Talking Sport Now & Then: Meet the rugby coach also at home on the farm

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Chris Plume brings a wealth of top-flight experience to his role as Doncaster RLFC assistant coach.

Plume took his first steps into the coaching ranks as a 22 year-old working under Jon Sharp at Huddersfield Giants.

He joined Leeds Rhinos’ community department in 2007, gradually working his way up to become the club’s academy coach.

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In all he spent ten years at the Headingley club, six working as assistant to head coach Brian McDermott – who enjoyed a spell with the Dons towards the end of his career.

Chris Plume, pictured at Linthwaite Farm, Wentworth.Chris Plume, pictured at Linthwaite Farm, Wentworth.
Chris Plume, pictured at Linthwaite Farm, Wentworth.

“We had a fair bit of success and won a few trophies while I was there,” reflected Plume. “I was lucky to be working with such a talented team.”

What did he learn from the club’s success during that period?

“You need a load of good players steered in the right direction by a really good head coach who is firm and strong so that the players all know what they are doing,” he said.

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“It is all very well having a talented team, and you can name a lot of clubs over the years who have had those but who haven’t been successful as they perhaps should have been because the players haven’t all pulled in the same direction or done the right things at the right time.”

Plume left the club in 2017 and headed up the sports department at Worksop College.

He then joined forces again with McDermott at Toronto Woolpack and played his part in the Canadian club winning promotion to the Super League in 2019.

Unfortunately, their joy was short-lived.

“We played the first few weeks of the 2020 season before everything shut down due to covid,” recalled Plume.

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“I had some great times at Leeds (where he worked with such as Rob Burrow and Kevin Sinfield) but the most exciting part of my career has been working at Toronto. I just feel that it is a massive shame that the game didn’t take that opportunity to expand to Canada.

“I don’t think the (British) game ever supported Toronto. Yet they averaged crowds that most clubs over here don’t get as well as sponsorship and other revenue which we don’t get over here.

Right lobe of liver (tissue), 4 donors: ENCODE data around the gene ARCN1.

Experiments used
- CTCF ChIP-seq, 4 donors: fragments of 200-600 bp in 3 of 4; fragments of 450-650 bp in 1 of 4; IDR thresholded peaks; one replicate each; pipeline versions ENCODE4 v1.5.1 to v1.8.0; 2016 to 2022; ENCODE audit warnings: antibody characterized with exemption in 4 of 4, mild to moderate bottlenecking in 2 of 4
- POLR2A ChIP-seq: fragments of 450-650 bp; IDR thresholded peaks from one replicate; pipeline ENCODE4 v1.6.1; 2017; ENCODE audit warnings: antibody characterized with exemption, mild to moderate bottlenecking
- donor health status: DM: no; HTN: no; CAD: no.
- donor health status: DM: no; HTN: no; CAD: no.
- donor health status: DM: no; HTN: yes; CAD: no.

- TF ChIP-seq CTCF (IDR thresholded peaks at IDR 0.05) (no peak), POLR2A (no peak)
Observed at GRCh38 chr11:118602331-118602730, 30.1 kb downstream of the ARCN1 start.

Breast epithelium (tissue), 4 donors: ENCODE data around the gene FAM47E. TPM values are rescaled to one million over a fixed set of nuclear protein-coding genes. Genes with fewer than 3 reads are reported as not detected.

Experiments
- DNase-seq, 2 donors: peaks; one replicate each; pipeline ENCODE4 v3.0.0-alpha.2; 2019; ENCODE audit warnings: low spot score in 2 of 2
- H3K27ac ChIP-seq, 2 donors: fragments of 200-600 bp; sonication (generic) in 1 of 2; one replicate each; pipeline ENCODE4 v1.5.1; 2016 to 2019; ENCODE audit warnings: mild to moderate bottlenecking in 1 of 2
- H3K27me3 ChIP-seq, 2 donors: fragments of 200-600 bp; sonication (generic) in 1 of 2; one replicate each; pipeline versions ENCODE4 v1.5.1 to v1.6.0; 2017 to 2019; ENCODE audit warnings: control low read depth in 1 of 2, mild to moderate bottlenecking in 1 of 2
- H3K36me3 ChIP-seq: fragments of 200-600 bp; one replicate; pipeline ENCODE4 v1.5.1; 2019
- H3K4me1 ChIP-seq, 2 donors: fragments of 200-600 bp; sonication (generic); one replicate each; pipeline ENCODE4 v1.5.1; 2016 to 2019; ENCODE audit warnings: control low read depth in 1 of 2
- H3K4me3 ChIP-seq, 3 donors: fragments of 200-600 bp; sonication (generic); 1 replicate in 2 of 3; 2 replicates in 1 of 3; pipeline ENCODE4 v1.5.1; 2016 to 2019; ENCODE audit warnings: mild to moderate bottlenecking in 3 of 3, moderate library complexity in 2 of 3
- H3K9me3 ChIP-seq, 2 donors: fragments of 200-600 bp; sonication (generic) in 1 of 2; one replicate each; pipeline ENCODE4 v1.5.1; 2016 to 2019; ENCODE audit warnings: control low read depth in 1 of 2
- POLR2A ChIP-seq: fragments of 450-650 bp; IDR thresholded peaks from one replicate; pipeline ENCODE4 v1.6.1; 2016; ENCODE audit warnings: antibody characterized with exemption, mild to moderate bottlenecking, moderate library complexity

“But for covid I think Toronto would have been massively successful but we’ll never know.

“But my gut instinct is that they would have been given what was happening behind the scenes at the club even though they needed to improve in certain areas which I am sure that they would have done going forward. Don’t forget they were a fledgling club.”

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Plume went back to work on the family farm near Rotherham prior to seeing the Doncaster job advertised in 2021.

“I was missing the game and still thought that I had something to offer, and that I could help Rich (Horne) and Carl (Hall) get the club where they wanted it to be and felt that I could fit it in alongside my job on the farm.”

It is a partnership of two different personalities which has worked well.

“Chris has been fantastic,” said head coach Horne. “He’s worked at the top level and I brought him in because I thought he would challenge me as a coach as I would him.”

Plume doesn’t pull his punches on occasions.

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“It’s how he works and how he operates and I like it and the players like it,” said the former Great Britain star. “Sometimes you’ve got to be brutally honest with players and let them know when a performance isn’t good enough.

“Our partnership works well. Sometimes we butt heads but it’s a great (working relationship). As a (head) coach you always want to be challenged even by the players because it keeps you on your toes and helps you develop as a coach.”

*I don’t know how many Doncaster Rovers’ fans could bear to take in the League Two play-off final between Crawley and Crewe at Wembley following the disappointment of the club’s semi-final penalty shoot-out defeat against the Railwaymen a week earlier.

As I said in my previous column, the chance of playing at the national stadium doesn’t come along all that often for clubs like Rovers.

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There is no doubting that the new Wembley is impressive and it was a magical day covering the Rovers-Leeds game there back in 2008.

But for me it lacks the aura of the original stadium even though it was showing its age long before the time the decision was made to replace it.

Back in the day it was probably twice the size of the biggest club stadium in the country and the lush turf was in stark contrast to the bare pitches at the end of the league season.

That is what helped make it special for me and, I suspect, a lot of other people of my generation.

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*I have been moved by the media reaction to the passing of former Leeds Rhinos star Rob Burrow whose battle with MND has captured the hearts of millions of people in the last few years.

Rugby League is increasingly ignored by certain sections of the media these days for various reasons – some of which go back many years – and as such the feats of some of the game’s greatest stars often go unnoticed outside of its traditional heartlands.

But thanks, in part to BBC Breakfast following Rob’s story, his skills, at least, have had national exposure.

His close friendship with Scottish RU international and fellow sufferer, Doddie Weir, also helped bring the two rugby codes – which have often been bitter rivals – closer together.

Having enjoyed playing and reporting on both codes over the years I would love that to continue.

If it did it would provide a truly lasting legacy for both men.